How Do You Turn Passive Vocabulary into Active?

February 28, 2016

David, like me, has been learning languages on his own for many years. For most of that time he has studied languages from the comfort of his own home in Canada. He would find instructional materials online and set up conversation practice through online language exchange platforms such as italki.

I am always impressed when I meet people who have the motivation to study a foreign language for years on end, especially without any direct contact with native speakers. David is one of those people. What's more, he manages to develop pretty good speaking skills along with listening and reading comprehension and knowledge of grammar.

The question he asked me was:
How do you deal with passive understanding (TV, overheard conversations, etc.) and how do you turn it into active production, or is it even a part of your method? 
Turning passive vocabulary into active vocabulary efficiently is the whole point of my method. How do we accomplish this?


Talk a lot, study a little


The quick answer is to properly distribute your time and energy. You need the right balance of study and practice. Here is what I have found to be most effective:



For our purposes here, we'll define "study" as any language learning activity other than speaking in the language. "Training" refers to focused pronunciation practice which helps you master the mechanics of speaking well.

In contrast, here's what many language learners do:


Someone who learns a language like this will inevitably develop the problem David alluded to: much more "passive understanding" than "active production." This produces frustration, or what I call "mental friction." Your speaking skills lag significantly behind your comprehension. When you speak, you make mistakes when you should know better. You study material that you are unable to integrate into your speech.

In my book I introduce the idea of a Circle of Familiarity and a Circle of Command. Together these describe the state of your vocabulary development. Your Circle of Familiarity comprises all the words, constructions, grammar, word morphology, etc. with which you have some familiarity. Things you've studied or heard many times go in here. Your Circle of Command is what you are actually able to say when under pressure, i.e. in spontaneous conversation.

If, for a number of years, you spend much more time studying a language than speaking it (such as in the second pie chart above), you eventually end up with a pattern that I call a "pseudo-advanced speaker"*:


What is most important is how different the two circles are in size. The bigger the difference (i.e. you are familiar with far more vocabulary and grammar than you can actually say), the less efficient your learning method and the more time you are wasting.

*There is are two other common ways to become a "pseudo-advanced speaker": 1) learn a language very well and then let it fall into disuse by not speaking it for some years, and 2) take up a language closely related to another one you know very well.

Your Circle of Familiarity will always be larger than your Circle of Command, but it doesn't need to be five times larger! The smaller the difference, the better. After all, you can't speak out of your Circle of Familiarity. Focus on building command, not familiarity. Familiarity either takes care of itself or is easy to augment (listen to podcasts, watch TV, read in the language, etc.).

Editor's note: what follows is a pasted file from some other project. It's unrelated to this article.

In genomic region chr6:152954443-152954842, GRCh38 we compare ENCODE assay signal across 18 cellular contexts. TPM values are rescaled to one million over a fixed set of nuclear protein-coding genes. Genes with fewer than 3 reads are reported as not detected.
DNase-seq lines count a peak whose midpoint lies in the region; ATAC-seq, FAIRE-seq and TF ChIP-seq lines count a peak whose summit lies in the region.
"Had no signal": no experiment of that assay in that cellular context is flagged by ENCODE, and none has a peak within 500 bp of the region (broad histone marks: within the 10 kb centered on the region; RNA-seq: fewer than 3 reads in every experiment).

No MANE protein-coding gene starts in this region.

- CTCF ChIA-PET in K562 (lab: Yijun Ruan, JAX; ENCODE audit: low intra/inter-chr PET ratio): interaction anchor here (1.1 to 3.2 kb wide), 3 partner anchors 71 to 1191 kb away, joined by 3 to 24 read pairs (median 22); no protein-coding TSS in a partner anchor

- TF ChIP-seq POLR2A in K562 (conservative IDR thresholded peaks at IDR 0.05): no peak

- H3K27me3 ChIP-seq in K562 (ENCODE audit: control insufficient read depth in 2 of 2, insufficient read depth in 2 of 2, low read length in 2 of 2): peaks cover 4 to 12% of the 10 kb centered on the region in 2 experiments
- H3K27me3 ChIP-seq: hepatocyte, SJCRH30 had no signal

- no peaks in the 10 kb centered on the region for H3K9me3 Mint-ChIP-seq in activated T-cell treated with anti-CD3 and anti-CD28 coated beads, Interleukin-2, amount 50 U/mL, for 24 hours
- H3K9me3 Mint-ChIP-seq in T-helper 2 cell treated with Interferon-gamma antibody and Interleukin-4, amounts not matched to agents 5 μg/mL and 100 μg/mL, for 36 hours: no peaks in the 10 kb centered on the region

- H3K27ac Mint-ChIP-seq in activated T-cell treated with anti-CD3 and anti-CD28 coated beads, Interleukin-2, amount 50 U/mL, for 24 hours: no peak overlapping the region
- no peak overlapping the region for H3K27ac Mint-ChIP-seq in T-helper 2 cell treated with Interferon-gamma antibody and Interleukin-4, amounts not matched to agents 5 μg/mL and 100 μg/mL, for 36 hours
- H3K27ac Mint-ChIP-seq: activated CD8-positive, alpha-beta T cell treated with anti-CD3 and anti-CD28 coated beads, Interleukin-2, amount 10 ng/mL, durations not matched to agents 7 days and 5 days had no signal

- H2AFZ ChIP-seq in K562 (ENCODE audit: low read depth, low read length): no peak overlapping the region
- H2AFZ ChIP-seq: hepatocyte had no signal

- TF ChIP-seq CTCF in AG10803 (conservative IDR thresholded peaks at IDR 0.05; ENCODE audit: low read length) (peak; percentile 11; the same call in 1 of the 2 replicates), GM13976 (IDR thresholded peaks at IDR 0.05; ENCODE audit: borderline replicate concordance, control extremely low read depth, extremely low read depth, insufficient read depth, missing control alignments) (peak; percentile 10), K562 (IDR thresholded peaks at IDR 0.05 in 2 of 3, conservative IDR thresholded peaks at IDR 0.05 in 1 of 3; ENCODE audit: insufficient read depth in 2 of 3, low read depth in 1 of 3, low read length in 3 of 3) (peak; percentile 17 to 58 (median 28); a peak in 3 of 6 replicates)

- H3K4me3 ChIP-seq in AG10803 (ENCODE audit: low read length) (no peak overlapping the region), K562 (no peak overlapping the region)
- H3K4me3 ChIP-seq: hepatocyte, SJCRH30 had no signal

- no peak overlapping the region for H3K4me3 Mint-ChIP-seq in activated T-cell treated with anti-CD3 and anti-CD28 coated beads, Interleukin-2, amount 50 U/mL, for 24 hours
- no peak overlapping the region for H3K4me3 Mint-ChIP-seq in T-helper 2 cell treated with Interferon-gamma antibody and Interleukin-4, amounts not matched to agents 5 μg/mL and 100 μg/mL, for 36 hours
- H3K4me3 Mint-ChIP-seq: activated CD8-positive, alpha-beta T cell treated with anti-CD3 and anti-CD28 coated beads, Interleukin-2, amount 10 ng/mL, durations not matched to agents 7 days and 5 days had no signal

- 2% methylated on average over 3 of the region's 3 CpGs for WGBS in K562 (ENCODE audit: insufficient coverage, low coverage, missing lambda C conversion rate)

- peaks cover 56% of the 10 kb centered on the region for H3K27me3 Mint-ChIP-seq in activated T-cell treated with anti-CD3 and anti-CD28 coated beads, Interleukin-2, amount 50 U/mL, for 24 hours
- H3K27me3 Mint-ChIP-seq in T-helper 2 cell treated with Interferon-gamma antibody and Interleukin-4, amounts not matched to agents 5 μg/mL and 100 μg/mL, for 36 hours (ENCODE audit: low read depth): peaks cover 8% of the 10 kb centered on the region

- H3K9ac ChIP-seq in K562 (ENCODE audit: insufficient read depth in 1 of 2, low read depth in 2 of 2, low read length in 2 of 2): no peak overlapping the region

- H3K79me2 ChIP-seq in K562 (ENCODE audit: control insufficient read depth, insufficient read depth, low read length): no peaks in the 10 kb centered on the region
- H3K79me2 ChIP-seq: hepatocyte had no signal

People with a "pseudo-advanced speaker" pattern of vocabulary development are often entrenched in an unhealthy study habit. Typically (but not always) people in this position study material that is beyond their actual level of mastery while ignoring the little things that they would actually be able to remember and begin using immediately.

What's more, people in this situation often try to study their way out of their speaking difficulties because they're so used to learning things academically. Figuring out challenging vocabulary and grammar in your mind might feel satisfying, but it doesn't translate well into spoken language skills.

If it's a satisfying mental understanding of a language you want, then study as much as possible. If you actually want to be able to speak well, then distribute your efforts as shown on the first pie chart. Spend about 75% of your language learning time communicating with real people.

Distributing your efforts right is not enough


Some language learners follow something close to a 3:1 ratio of practice to study but do not achieve the best results they are capable of. Typically these are people who are living in a country where the language is spoken or who have lots of opportunities to speak the language in their personal or professional lives.

Among these people, what I usually find is that their 25% study is not directly related to what they are saying and hearing on a daily basis. In other words, they'll have their speaking practice where they invest most of their time and effort, and then they'll go home and study a grammar book or attend language classes.

To most readers this will sound like a good idea. But I beg to differ. How are you going to get the material you're studying into your Circle of Command? How many repetitions is it going to take?

Instead of studying material from books that usually don't directly apply to the language practice you are currently getting, why not make study the "slave" of practice? Do this by mainly studying the material that actually comes up in your conversation practice. This is much more efficient: you only study something when you become aware of the need for it.

So how do you become aware of your gaps in vocabulary and only study relevant material? That's what the eight steps of the Frictionless Mastery algorithm are all about.

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(c) 2016-2017 Richard DeLong.